During the Coronavirus pandemic, Art Spiel is reaching out to artists to learn how they are coping.
Despite gaining recognition as an abstract expressionist for his bold sculptures, installations, and assemblages, Gregory Coates primarily defines himself as a painter. Coates exploratory studio practice and compositional experiments with found objects have established him as a prolific artist with a compelling and extensive catalog. He studied at Corcoran School of Art in Washington, D.C. and has been exhibited at museums and galleries around the world including, the Smithsonian Institute of American Art, the Studio Museum in Harlem, The Philadelphia Academy of Fine Arts, Galerie Denkraum in Vienna, Austria, and Kamigamo Shrine in Kyoto, Japan among others. Recent publications include an opening paragraph of “Abstract Truths” by Angela N. Carroll for Sugercane Magazine, Art Pulse, and White Hot Magazine. He is exhibiting with N’Namdi Contemporary, Miami.
AS: How are you coping?
GC: I am doing ok. So far so good. My wife and I have been social distancing from others before it became mandatory for Pennsylvanians. A full time artist’s life is a solitary process to begin with. However, I am adjusting to the facts and doing my part to prevent the transmission of Covid19. Here in Allentown PA, the population is less dense and thankfully people that you might encounter on your dog walk know to keep the distance. We have some anxieties about the future, the economy, and how it will affect the art industry and our livelihood in particular.
AS: Has your routine changed?
GC: Less errand running, more home delivery. Have to practice restrain with supplies (in other words: have to make sure we can stretch our funds as far as possible), patience with deliveries (if you can get it). I have the luxury of not having to commute to my studio, so I can produce work without problems. However I did find there was too much clutter that was getting on my nerves, so we fixed that by building more storage. There were two spring shows on the schedule, Borghi, Bridgehampton, NY and N’Namdi Contemporary, Miami. I will probably ship work to Miami if I can—everything is in flux.
AS: Can you describe some of your feelings about all this?
GC: Well, as artists we don’t exactly have a safety net, or can control much about what happens to us, how our work is perceived, how much money we’re gonna earn. So we learn how to roll with the punches. There is no time to feel sorry for oneself or feel defeatist. I have overcome spine surgery (without Obama care), 911 while having a studio a mile away from ground zero, that led to being gentrified to PA, where I am glad to be now. The universe works in mysterious ways, I am inclined to trust it and do what I can while I can. We will learn and adapt.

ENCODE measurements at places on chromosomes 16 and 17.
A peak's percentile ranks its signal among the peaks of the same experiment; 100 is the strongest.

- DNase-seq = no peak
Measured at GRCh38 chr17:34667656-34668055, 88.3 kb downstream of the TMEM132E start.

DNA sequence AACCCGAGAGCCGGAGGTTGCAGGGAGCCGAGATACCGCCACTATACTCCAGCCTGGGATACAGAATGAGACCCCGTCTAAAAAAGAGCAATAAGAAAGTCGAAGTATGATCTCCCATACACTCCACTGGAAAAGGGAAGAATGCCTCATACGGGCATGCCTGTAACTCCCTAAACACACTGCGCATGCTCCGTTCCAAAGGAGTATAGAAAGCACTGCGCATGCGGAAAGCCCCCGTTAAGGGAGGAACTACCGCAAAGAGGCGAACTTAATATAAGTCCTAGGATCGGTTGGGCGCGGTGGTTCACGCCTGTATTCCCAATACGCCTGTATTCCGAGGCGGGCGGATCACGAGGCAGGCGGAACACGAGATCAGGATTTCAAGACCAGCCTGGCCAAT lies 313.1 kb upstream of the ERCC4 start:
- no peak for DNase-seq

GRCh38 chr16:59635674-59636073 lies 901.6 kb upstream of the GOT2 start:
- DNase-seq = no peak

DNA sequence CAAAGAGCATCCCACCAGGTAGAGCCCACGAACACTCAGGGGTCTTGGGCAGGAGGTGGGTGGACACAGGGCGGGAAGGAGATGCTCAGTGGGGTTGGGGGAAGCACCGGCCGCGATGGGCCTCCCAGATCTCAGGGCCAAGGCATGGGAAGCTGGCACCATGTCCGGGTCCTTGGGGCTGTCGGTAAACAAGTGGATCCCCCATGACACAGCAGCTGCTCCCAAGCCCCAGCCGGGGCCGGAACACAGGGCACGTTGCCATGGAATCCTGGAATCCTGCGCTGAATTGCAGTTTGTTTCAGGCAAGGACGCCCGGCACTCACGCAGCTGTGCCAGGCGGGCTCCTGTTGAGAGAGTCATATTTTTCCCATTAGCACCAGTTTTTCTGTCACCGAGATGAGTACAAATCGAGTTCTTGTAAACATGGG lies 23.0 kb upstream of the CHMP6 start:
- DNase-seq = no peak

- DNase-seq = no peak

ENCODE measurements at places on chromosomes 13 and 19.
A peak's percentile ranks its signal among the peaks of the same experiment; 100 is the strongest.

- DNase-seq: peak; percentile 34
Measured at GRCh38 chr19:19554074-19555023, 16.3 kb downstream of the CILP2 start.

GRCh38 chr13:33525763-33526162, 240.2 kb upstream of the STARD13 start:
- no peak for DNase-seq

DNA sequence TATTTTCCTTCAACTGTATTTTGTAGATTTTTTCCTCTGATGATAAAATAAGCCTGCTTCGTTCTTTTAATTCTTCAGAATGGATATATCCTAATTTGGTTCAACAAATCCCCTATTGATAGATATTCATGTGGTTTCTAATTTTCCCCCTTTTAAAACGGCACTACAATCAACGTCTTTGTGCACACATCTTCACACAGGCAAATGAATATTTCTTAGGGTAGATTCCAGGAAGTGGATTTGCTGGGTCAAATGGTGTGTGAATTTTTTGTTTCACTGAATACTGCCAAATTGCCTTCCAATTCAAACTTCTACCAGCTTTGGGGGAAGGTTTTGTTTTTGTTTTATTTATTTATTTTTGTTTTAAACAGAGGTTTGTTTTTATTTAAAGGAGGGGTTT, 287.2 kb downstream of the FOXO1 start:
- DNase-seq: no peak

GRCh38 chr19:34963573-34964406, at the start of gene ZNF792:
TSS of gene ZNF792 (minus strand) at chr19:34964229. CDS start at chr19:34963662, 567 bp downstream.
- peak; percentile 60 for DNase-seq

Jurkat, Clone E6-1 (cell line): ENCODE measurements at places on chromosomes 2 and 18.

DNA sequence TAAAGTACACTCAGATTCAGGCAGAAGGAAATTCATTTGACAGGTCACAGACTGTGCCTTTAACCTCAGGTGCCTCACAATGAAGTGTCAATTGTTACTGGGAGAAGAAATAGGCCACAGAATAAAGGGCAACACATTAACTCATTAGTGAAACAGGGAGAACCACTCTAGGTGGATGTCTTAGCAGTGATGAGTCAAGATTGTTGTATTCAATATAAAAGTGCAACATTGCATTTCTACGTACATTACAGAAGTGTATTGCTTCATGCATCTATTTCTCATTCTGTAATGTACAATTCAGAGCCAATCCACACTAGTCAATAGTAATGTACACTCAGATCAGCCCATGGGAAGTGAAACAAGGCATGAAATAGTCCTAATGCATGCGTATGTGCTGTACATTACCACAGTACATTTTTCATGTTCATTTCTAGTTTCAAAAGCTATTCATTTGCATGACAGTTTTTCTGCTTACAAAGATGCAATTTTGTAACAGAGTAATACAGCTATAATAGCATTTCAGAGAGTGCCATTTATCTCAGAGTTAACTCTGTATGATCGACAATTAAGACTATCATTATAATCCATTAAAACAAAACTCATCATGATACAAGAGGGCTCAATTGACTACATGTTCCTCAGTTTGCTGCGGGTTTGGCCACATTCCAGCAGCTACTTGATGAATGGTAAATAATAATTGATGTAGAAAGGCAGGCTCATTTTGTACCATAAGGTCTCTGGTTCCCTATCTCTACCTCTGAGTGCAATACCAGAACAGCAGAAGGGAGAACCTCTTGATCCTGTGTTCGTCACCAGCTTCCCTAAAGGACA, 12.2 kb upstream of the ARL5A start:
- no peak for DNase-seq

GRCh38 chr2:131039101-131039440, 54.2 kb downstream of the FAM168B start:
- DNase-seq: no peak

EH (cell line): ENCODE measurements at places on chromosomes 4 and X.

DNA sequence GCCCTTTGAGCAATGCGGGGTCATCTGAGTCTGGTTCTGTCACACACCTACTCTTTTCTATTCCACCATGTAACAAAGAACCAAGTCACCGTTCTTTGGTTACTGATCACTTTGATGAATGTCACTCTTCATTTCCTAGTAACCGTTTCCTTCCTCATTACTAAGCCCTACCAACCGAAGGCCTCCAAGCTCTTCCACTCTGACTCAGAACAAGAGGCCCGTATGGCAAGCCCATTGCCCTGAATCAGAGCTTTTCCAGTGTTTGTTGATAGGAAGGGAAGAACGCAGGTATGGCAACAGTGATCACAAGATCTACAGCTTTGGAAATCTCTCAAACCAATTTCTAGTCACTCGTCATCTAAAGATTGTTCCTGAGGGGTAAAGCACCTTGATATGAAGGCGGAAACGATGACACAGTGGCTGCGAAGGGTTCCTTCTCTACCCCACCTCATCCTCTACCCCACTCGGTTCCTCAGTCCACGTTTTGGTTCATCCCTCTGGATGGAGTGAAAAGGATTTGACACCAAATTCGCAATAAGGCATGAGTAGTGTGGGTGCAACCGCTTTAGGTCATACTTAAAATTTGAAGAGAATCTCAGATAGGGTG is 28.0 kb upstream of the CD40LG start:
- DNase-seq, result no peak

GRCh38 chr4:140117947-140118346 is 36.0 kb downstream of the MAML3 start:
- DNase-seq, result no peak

AS: What matters most right now?
GC: For me personally, keep the virus away from me and my loved ones, my 83 year old mother in DC, my son and his family in London, and of course flatten that curve as long as it takes. We are all is this together, locally, nationally, globally.
AS: Any thoughts about the road ahead?
GC: That is one of those things I don’t really allow myself to think about too much. Because we don’t know how things are gonna look when we get through this, and when this will be, and how we will be, and “normal” might no longer be obtainable. The short road for now: stay healthy, stay safe, do the best you can, eat, sleep, get some stuff done in the studio. And stay positive.
Etty Yaniv works on her art, art writing and curatorial projects in Brooklyn. She founded Art Spiel as a platform for highlighting the work of contemporary artists, including art reviews, studio visits, interviews with artists, curators, and gallerists. For more details contact by Email: email@example.com